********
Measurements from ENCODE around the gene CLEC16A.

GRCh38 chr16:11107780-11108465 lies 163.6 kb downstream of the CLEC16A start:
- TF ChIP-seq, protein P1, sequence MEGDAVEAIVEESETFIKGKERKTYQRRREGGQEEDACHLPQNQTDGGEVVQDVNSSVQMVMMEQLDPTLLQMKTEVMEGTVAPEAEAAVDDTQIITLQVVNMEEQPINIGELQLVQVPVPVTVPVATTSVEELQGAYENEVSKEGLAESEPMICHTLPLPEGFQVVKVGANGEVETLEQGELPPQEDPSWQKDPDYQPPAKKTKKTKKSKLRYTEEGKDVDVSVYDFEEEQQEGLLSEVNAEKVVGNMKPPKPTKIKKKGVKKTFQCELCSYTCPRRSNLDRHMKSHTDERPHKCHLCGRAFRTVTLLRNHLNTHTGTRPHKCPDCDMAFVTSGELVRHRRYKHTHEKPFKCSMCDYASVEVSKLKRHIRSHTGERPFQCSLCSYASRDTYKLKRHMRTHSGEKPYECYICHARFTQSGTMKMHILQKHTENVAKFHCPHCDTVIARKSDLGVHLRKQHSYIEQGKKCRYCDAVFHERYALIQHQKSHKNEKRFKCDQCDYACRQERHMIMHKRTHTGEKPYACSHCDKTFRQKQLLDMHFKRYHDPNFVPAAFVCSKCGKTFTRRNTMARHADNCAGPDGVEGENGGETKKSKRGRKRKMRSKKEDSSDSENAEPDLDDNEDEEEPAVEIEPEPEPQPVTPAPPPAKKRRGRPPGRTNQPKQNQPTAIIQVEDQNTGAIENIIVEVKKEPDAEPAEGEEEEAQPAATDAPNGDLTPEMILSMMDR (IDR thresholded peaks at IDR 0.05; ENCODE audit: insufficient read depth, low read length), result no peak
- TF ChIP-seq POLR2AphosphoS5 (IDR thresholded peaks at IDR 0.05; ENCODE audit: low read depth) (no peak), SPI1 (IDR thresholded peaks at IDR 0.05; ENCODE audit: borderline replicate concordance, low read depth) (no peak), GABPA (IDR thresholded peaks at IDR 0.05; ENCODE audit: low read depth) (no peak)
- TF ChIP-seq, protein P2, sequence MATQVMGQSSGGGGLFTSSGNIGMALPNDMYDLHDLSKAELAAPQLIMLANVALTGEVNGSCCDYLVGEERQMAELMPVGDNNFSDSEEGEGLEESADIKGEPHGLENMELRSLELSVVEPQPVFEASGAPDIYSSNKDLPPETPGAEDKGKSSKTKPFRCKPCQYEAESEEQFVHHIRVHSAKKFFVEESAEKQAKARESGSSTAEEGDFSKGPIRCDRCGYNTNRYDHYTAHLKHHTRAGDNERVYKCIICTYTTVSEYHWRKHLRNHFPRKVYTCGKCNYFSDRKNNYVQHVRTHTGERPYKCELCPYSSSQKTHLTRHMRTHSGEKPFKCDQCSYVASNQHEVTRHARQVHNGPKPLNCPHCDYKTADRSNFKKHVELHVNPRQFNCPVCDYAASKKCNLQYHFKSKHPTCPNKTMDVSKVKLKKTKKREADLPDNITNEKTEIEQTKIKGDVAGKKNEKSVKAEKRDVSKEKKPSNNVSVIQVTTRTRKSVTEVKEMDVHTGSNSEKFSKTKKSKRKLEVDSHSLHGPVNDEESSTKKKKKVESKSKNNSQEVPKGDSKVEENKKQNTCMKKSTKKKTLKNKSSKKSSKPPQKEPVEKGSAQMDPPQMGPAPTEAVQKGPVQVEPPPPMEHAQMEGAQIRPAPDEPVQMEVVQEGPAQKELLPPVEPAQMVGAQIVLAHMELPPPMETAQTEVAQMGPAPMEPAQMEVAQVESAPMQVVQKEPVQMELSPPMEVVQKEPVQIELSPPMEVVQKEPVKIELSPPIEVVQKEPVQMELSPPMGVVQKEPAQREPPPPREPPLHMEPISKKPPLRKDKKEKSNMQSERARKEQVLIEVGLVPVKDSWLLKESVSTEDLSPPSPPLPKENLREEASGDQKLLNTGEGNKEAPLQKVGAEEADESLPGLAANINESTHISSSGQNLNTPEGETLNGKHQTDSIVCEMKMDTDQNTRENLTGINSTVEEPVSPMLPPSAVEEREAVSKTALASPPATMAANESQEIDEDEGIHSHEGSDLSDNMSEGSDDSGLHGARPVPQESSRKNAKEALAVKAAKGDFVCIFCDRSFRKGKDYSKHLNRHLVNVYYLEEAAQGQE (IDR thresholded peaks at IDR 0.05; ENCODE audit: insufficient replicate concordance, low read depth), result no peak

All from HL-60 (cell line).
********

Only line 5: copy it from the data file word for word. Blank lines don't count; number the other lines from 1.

- TF ChIP-seq, protein P2, sequence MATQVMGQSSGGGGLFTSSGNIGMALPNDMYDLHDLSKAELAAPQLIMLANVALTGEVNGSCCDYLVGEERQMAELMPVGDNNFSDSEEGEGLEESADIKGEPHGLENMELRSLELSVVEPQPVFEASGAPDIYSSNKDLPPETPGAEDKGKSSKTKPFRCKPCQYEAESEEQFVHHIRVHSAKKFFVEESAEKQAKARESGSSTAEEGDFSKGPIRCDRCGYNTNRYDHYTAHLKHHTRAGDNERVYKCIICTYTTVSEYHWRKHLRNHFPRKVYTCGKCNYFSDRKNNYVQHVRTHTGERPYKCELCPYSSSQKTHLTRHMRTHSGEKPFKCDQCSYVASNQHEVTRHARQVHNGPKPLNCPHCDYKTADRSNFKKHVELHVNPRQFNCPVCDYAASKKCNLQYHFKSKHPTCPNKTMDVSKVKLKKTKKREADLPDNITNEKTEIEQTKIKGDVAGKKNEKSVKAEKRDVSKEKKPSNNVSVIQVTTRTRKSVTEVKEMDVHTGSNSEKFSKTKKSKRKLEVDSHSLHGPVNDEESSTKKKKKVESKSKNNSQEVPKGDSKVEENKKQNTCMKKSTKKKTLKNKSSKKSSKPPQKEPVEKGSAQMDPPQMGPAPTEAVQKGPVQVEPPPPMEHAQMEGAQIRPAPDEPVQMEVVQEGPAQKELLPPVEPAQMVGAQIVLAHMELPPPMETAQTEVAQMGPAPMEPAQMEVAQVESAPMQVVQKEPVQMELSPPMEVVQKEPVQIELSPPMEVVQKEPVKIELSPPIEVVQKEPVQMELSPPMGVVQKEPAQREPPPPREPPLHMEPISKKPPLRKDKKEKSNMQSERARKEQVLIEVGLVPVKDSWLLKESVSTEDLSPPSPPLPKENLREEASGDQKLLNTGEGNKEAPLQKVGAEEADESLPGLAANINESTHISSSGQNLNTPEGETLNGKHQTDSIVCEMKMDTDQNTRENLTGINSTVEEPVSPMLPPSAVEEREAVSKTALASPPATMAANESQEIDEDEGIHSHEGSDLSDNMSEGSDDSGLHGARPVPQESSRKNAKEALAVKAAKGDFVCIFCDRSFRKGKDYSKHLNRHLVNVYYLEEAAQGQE (IDR thresholded peaks at IDR 0.05; ENCODE audit: insufficient replicate concordance, low read depth), result no peak